Friday, February 26, 2010

Look Ma, no bruise

I've been thinking on whether to write something about the Olympics, as it's held here in Canada, and it is one of the main events this year (or month). This is also a part of history that would be read and learned by students every year as well (By the way, I congratulate all the winners in the competitions, most especially the Canadian athletes.). But then again, I wanted to remind myself that in February 1986, Filipinos gathered at one place to free themselves from the terror of the late and former President Marcos.

It's a shame that I haven't been born when this event took place. I could only savor the feelings through books, videos and stories of my parents and the elders who were a part of this revolution. 

Being the dictator and the former President of the Philippines for twenty years, Ferdinand Marcos ruled the people and kept them in fear through arrests and assasinations one after the other. Those were very dark times. The citizens had no choice but to follow orders for their family and themselves can disappear all at once. Marcos controlled the country just like how a master controls his puppet. For his first term in 1965 though, he was able to establish the Philippines as one of the richest countries in South East Asia. Unfortunately, power prevailed in him when he tried to run for the third term, thus declaring Martial Law in September 21, 1972. However, when Senator Benigno Aquino Jr. went back to the Philippines in August 21, 1983 after a three-year exile in the US, he was assasinated after stepping out of the airplane. Aquino was the only person brave enough to fight back that caused his imprisonment and banishment from the his beloved country, so his death was a huge impact to the people, losing more of their faith on the Marcos administration. Snap elections were held in early February 1986 to see if Marcos still has his 'loyalists' who support his regime. One result had him winning against Corazon Aquino, Ninoy's wife, while the other result favored the latter. People were appalled; and in the 22nd a resistance started where hundreds of thousands of Filipinos from all walks of life gathered at EDSA (Epifanio Delos Santos Avenue), protecting the military officers who rebelled against the government. Masses and prayer vigils were held everyday. Unarmed civilians kept coming in, supporting this massive revolution that would hopefully oust the dictator. There was no trace of any violence except for a soldier that was accidentally killed due to a discharged gun. Hours turned into days. Young women handing out flowers to the soldiers in tanks as they were about to pass through them. People flashing the "L" sign using their thumb and index finger (L means laban or fight in english).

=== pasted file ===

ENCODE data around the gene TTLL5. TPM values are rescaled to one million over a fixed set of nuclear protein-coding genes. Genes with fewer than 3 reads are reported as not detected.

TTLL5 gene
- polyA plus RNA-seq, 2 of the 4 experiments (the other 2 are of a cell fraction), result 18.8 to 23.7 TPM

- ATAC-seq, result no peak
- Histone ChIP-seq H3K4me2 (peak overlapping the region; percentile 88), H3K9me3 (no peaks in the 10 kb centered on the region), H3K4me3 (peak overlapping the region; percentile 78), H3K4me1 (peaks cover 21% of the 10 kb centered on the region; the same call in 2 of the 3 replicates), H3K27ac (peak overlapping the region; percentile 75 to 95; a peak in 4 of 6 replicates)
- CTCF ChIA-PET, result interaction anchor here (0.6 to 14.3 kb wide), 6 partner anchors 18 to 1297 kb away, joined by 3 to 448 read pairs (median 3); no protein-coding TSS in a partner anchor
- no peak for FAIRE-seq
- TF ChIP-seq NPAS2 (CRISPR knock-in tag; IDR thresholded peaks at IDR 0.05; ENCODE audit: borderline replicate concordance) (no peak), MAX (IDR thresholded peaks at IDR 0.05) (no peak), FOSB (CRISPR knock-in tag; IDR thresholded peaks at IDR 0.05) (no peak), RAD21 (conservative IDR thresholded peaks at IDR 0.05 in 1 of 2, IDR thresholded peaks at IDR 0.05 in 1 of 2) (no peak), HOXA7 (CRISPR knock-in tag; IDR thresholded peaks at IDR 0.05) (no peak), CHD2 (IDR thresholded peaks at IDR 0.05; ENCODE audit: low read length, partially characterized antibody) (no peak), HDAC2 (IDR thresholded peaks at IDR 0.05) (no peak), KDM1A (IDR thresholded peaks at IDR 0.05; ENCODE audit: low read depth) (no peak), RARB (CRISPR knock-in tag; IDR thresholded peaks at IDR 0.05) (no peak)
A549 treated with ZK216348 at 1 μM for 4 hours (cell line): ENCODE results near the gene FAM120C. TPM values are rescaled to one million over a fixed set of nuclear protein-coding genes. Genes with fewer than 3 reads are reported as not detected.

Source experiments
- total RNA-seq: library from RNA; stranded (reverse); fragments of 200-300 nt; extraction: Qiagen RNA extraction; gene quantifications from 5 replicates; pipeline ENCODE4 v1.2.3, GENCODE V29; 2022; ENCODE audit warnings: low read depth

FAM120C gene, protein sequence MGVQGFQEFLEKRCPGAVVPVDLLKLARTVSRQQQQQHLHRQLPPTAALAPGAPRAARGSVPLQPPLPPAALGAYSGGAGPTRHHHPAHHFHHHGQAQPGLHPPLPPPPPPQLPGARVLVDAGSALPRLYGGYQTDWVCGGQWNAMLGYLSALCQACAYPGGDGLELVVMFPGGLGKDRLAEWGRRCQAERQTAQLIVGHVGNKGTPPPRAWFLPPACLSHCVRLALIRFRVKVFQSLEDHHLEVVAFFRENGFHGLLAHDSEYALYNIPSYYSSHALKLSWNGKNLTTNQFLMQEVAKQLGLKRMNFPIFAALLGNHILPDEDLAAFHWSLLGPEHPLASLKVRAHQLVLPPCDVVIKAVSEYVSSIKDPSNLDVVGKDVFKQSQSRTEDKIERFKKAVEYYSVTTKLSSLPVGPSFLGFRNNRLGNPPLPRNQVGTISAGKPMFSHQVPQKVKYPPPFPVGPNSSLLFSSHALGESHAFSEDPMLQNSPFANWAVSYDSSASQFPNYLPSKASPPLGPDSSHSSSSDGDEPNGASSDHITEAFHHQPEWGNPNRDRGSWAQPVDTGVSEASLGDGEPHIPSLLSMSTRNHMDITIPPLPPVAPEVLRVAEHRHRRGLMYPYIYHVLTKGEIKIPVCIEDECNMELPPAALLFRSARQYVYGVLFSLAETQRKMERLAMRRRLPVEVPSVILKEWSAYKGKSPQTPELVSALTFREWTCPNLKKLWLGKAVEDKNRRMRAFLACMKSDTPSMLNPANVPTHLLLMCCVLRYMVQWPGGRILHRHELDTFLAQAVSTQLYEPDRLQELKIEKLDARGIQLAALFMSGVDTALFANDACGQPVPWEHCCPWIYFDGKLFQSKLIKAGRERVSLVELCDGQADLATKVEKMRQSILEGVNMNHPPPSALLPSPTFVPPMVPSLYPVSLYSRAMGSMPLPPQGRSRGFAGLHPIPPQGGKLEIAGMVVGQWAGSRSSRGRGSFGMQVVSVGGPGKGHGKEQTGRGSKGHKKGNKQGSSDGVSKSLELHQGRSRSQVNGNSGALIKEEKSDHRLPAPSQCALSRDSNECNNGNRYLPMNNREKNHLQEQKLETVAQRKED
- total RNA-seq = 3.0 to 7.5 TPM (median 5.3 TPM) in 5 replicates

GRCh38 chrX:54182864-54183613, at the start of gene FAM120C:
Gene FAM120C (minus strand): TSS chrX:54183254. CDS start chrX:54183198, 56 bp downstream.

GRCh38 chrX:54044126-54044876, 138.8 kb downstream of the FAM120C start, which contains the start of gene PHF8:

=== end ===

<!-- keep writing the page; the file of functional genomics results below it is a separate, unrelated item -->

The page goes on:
And then, at the night of February 25, a miracle occurred. The first family and his allies left for Hawaii. Earlier that morning, two inaugurations for Aquino and Marcos were held. A nationwide celebration was about to happen.

Here's a video that I'd like to share with you regarding the EDSA revolution in 1986: 

Twenty-four years sure feels long, but for those who were a part of it, it is definitely a memory worth reliving for.

And in the words of Ninoy Aquino (who will never be forgotten and forever remembered),
The Filipinos are worth dying for
I hope everyone would make a wise decision this coming election in May.

First image was taken from People Power: An Eyewitness History, The Philippine Revolution of 1986. © 1986 Monina Allarey Mercado, Manila, Philippines

No comments:

Post a Comment